Two other groups of scales produce waxy coverings that are attached to their bodies:
- Soft scales, which are mottled light to dark brown; adults generally do not move.
- Mealy bugs, which are covered with soft, white wax that can be rubbed off easily (Fig. 3-4). All developmental stages of mealy bugs have legs and can crawl, but they move slowly and infrequently.
Some of the more common plant infesting scale insects and plant symptoms are shown in Table 1.
Sampling for scale crawlers
Because of their protective wax covering, most scale insects are very difficult to control with insecticides once they have settled. Scale insects are most vulnerable to spray formulations of contact insecticides during the crawler stage of development.
Generally, the crawler stage lasts from 2 to 4 weeks; however, scales that have multiple generations per year may have crawlers present at all times. To detect this stage of development, you need to inspect scale-infested plants often.
Scale crawlers are tiny (1/16 inch long or smaller), making them difficult to see. To see if scale crawlers are on a plant, use either of these two simple detection methods:
Method 1: In early spring before new plant growth occurs, wrap a small piece of double-sided sticky tape to a stem above a scale infestation (Fig. 5).Crawlers that are moving to new locations will become caught on the tape. Crawlers move toward light. Placing the tape above the scale infestation will increase your chances of finding the crawlers if they are present.
If crawlers are on the plant, the tape will become covered with tiny, cream to light-yellow specks. A magnifying glass can help you verify that crawlers are present.
Method 2: Gently tap a scale-infested stem or leaf over a sheet of white paper. If scale crawlers are present, they will fall onto the paper, where you can easily see them moving about.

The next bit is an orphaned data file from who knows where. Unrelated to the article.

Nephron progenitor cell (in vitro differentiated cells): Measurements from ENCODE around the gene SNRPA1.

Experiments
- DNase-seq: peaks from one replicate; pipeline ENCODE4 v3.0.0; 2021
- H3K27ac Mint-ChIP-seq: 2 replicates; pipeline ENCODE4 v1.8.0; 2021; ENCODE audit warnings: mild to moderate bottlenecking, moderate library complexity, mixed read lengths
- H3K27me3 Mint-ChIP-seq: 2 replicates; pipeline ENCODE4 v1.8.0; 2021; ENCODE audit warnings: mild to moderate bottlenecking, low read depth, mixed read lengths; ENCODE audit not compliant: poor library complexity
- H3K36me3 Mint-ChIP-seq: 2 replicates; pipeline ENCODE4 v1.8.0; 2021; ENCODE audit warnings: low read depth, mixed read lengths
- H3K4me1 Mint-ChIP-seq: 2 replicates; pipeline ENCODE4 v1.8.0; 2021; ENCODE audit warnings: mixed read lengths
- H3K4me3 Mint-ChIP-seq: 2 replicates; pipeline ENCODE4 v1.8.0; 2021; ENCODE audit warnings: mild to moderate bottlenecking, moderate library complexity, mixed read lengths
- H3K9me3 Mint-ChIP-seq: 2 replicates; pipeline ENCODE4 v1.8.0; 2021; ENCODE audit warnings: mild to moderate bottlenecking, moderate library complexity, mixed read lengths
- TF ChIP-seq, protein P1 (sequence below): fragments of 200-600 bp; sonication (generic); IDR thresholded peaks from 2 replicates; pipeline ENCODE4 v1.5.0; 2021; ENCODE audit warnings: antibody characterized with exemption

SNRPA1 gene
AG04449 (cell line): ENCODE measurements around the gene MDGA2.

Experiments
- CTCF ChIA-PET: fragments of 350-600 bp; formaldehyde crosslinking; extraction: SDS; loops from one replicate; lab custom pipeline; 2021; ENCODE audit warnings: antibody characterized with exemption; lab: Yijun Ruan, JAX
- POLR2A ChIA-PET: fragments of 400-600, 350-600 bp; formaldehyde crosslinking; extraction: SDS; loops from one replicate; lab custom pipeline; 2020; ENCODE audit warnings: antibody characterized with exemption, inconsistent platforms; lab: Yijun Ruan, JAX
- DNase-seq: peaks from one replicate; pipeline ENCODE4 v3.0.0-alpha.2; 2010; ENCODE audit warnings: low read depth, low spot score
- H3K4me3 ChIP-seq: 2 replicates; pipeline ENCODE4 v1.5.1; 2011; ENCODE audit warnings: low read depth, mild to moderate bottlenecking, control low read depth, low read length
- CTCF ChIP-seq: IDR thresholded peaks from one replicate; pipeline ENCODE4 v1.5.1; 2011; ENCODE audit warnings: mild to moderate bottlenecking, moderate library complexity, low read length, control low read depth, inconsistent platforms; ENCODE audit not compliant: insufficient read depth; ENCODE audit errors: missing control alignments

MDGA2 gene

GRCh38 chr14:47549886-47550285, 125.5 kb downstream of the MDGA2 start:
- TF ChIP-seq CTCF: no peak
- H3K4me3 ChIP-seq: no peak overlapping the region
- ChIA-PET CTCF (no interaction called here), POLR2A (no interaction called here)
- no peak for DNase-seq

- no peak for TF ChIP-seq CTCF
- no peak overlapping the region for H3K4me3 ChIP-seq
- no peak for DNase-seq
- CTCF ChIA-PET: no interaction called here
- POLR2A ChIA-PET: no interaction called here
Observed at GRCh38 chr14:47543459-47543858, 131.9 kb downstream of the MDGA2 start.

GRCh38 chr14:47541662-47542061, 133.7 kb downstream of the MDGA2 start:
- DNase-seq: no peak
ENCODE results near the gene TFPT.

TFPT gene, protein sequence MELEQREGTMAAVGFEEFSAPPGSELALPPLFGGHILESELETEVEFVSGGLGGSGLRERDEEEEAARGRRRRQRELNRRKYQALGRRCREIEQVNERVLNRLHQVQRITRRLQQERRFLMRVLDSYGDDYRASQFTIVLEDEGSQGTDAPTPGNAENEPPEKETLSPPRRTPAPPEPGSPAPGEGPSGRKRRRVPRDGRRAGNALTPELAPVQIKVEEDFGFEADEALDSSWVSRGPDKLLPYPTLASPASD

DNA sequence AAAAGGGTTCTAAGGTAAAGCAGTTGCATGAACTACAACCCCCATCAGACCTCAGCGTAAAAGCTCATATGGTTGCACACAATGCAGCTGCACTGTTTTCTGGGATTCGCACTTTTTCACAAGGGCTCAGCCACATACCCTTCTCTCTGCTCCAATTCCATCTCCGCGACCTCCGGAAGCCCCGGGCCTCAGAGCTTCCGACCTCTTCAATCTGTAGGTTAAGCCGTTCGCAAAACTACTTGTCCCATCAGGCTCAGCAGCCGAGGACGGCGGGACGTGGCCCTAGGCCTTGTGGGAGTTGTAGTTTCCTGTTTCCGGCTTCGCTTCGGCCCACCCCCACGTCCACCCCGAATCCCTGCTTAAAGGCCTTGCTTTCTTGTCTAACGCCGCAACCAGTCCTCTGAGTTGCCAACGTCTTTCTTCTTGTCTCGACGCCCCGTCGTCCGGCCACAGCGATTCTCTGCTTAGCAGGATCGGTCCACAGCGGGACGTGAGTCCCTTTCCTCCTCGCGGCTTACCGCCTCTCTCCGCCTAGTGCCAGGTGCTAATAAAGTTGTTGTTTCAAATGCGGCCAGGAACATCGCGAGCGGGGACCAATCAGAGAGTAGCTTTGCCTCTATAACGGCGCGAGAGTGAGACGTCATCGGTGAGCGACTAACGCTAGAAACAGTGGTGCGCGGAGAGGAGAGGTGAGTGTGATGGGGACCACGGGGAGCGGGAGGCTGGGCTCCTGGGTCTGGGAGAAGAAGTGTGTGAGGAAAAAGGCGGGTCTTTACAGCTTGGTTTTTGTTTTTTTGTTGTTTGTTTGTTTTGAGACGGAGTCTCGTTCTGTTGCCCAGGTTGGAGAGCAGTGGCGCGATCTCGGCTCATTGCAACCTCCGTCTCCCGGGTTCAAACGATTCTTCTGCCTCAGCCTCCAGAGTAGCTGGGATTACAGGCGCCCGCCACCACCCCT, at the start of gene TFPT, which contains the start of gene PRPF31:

Using natural enemies to control scales
Many natural enemies—small parasitic wasps, lady- bird beetles and some fungi—can significantly reduce scale insect populations. Before using pesticides,check for natural enemies. Ladybird beetles (commonly known as ladybugs) are easy to spot, but parasitic wasps are more difficult to see because they are so small.
Parasitic wasps often emerge from scales by chewing small, round holes in them. Examine several scales to see if they have these exit holes (Fig. 6). Also, check to see if ants are tending the scales; if so, natural enemies may be ineffective.
If natural enemies are present and it appears that there are few scale insects or that no ants are attending them, wait a few days and check again. If natural enemies are controlling the scale infestations, you do not need to use pesticides.
Some natural enemies are available for managers of interiorscapes and greenhouses to buy to control scale insects and mealybugs. These specific parasites are species of Leptomastix, Pseudaphycus, Rhyzobius and Aphytis. A small beetle called the mealybug destroyer (Crytolaemus) also is available. For a list of commercial suppliers, contact the Department of Pesticide Regulation, California Environmental Protection Agency,1020 North Street, Room 161, Sacramento, CA 95814-5604 or on the Web at www.cdpr.ca.gov.